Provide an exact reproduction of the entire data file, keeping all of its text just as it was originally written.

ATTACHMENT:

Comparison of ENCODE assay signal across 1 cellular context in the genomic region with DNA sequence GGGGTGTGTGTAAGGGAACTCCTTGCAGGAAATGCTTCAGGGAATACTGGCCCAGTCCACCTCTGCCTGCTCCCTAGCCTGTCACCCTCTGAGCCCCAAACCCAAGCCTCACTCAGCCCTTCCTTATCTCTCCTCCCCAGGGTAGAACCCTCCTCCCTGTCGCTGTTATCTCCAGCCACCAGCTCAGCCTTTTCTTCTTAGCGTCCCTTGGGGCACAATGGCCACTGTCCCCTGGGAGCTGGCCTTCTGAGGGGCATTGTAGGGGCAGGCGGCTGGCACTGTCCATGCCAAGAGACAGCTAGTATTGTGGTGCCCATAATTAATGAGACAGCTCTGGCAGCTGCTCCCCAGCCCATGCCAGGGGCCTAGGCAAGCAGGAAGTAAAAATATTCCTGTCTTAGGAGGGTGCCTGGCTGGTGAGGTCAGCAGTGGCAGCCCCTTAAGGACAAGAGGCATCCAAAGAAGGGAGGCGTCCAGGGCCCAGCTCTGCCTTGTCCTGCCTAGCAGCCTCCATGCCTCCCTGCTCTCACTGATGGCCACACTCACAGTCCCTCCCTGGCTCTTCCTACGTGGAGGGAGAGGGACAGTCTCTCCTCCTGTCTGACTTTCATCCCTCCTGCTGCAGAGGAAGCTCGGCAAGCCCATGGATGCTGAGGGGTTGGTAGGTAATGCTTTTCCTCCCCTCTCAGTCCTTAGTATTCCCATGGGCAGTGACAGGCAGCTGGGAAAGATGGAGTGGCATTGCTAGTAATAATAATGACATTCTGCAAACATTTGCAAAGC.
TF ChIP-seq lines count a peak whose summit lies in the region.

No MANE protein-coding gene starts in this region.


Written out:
Comparison of ENCODE assay signal across 1 cellular context in the genomic region with DNA sequence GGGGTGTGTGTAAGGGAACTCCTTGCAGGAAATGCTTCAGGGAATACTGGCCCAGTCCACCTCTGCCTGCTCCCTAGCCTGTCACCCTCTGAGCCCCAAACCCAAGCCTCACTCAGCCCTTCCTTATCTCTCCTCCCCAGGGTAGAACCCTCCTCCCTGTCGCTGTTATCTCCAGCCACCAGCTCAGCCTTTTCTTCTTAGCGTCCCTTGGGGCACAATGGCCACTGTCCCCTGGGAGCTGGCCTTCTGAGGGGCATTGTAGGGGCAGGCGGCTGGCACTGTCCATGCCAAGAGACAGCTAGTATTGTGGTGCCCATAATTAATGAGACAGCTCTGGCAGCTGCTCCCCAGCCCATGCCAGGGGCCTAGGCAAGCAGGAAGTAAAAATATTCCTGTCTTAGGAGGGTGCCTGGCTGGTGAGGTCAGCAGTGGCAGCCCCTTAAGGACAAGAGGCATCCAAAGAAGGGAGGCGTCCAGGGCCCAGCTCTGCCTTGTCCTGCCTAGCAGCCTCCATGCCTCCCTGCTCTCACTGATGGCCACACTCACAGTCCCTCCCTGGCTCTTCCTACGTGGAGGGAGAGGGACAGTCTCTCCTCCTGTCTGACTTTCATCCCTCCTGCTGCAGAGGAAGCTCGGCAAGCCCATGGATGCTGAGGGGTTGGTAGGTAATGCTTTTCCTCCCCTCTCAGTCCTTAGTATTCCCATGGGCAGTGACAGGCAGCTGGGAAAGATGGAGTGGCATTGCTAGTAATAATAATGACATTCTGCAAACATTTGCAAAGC.
TF ChIP-seq lines count a peak whose summit lies in the region.

No MANE protein-coding gene starts in this region.